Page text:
These are the most miserable places to live in the world


Though the weather, beaches, and culture make them seem attractive, they're all rotten inside: Venezuela, Argentina, Jamaica, Spain, Brazil, and Greece now rank among the world's most miserable countries according to a recent study by The Cato Institute.

Using data from the Economist Intelligence Unit, Professor Steve Hanke of Johns Hopkins University calculated every country's "misery index score" based on a mix of unemployment, inflation rates, and its percent change in GDP per capita. Aside from raw numbers, though, each nation was assigned a major contributing factor, or MCF, to explain why it's so glum.

Venezuela, for example, landed itself at the top (or rather, the bottom) with a score of 79.7 because of terrible inflation. Iran came in second, scoring 61.6, also due to inflation. And because it's still Iran.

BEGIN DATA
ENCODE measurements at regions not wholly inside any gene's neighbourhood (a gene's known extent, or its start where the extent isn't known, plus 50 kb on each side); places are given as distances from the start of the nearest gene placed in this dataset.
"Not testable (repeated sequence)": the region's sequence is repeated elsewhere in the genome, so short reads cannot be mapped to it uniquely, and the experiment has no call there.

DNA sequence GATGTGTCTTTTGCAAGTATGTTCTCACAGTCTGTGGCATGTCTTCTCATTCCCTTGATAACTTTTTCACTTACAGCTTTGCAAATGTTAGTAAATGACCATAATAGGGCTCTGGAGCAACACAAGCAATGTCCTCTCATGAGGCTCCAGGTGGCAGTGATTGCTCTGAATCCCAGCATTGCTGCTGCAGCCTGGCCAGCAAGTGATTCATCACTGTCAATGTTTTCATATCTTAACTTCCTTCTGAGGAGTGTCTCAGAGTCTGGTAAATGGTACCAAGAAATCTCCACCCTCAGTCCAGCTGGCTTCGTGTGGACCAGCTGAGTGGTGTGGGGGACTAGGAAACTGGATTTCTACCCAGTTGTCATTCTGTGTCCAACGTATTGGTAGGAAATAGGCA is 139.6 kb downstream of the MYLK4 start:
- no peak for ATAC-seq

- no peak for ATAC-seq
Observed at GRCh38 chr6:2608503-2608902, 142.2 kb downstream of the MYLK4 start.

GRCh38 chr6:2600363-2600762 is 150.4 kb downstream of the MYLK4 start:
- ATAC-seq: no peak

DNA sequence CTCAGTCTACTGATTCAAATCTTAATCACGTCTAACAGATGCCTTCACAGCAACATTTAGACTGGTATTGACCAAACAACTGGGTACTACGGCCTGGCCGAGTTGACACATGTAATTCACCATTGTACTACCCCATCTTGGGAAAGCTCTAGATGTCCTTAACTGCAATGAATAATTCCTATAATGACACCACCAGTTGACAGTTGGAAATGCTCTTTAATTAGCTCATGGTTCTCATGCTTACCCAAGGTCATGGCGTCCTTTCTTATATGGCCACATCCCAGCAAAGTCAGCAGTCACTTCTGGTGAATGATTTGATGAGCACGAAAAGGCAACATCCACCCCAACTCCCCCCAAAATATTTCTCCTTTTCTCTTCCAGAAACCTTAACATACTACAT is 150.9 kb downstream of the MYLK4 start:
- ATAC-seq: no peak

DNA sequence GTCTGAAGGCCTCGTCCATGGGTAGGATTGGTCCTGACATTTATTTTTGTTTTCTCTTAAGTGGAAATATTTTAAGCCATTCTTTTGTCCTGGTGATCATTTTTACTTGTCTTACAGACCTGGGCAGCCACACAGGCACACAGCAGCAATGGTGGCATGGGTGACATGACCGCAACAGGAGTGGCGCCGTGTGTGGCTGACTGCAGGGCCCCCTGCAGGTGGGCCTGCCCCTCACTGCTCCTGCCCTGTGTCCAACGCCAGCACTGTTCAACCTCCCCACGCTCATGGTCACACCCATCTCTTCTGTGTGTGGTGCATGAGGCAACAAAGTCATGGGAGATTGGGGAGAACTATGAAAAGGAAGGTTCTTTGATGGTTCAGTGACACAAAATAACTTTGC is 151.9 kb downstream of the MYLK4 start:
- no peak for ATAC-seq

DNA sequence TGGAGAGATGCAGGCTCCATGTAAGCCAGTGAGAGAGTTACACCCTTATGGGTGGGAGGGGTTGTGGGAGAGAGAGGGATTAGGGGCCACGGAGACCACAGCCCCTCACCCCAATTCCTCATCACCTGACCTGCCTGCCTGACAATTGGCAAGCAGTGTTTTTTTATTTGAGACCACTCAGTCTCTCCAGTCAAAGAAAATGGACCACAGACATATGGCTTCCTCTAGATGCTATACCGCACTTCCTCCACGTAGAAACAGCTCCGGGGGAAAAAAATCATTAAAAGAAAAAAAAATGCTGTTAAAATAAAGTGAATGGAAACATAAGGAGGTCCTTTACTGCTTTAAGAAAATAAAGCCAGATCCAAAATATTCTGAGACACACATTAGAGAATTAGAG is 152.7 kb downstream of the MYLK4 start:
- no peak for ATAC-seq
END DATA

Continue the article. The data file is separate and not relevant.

The study found the least gloomy country to be Japan, with a score of 5.41, with unemployment being the biggest problem. Still, it's not surprising Japan's the happiest of the bunch, given the imminent opening of its Harry Potter world and the fact that snowball fights are an actual sport there.

As for the United States -- where retail workers are required to wish you a nice day -- the richest country in the world ranked in at No. 71 with 11.0 sad points, citing unemployment. Americans can at least take solace in having some really funny cities, so it's not all bad news.

To see some of the most miserable countries on earth, check out the results of the study below, and read the whole thing here:

study results
The Cato Institute